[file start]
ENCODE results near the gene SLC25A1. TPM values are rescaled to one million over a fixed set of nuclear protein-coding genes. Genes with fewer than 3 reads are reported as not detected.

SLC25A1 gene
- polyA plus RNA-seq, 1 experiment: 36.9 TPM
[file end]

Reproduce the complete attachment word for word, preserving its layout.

ENCODE results near the gene SLC25A1. TPM values are rescaled to one million over a fixed set of nuclear protein-coding genes. Genes with fewer than 3 reads are reported as not detected.

SLC25A1 gene
- polyA plus RNA-seq, 1 experiment: 36.9 TPM